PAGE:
A historic heat wave has toppled numerous long-standing temperature records with astonishing ease.
On Wednesday and Thursday, new national heat records were set in France, Belgium and the Netherlands, and temperatures rose to record highs in major cities such as Paris, which soared to 109 degrees. This is the hottest Paris has been in recorded history.
The heat wave, caused by a massive area of high pressure extending into the upper atmosphere, also known as a heat dome, is set to envelop Scandinavia in the next two days, before making a run at the Arctic. This could dramatically speed up the melting of the Greenland Ice Sheet and enhance the loss of already record-low sea ice.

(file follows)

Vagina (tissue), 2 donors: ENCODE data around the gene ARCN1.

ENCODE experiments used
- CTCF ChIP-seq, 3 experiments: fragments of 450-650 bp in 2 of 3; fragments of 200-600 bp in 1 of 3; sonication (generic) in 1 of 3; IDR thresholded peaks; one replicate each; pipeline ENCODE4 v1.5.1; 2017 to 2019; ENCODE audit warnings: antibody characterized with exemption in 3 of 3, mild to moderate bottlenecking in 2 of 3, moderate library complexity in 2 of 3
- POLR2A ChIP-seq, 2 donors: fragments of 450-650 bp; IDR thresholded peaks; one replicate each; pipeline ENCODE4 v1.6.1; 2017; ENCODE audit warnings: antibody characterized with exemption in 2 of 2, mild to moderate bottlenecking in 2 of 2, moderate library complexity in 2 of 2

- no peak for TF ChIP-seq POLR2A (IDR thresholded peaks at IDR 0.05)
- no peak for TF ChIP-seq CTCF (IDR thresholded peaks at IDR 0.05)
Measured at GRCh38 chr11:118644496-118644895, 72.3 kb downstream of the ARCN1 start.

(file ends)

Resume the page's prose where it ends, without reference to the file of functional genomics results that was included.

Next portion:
Scientific studies show that heat waves are becoming more common, severe and longer-lasting as global temperatures warm in response to human activities, including in Europe. They are also now more likely to occur.
On Thursday, new national heat records were set in Germany, the Netherlands and Belgium. Both Paris and London broke records Thursday, as well. In the Netherlands, Thursday marked the first time that temperatures had exceeded 104 degrees (40 Celsius)…..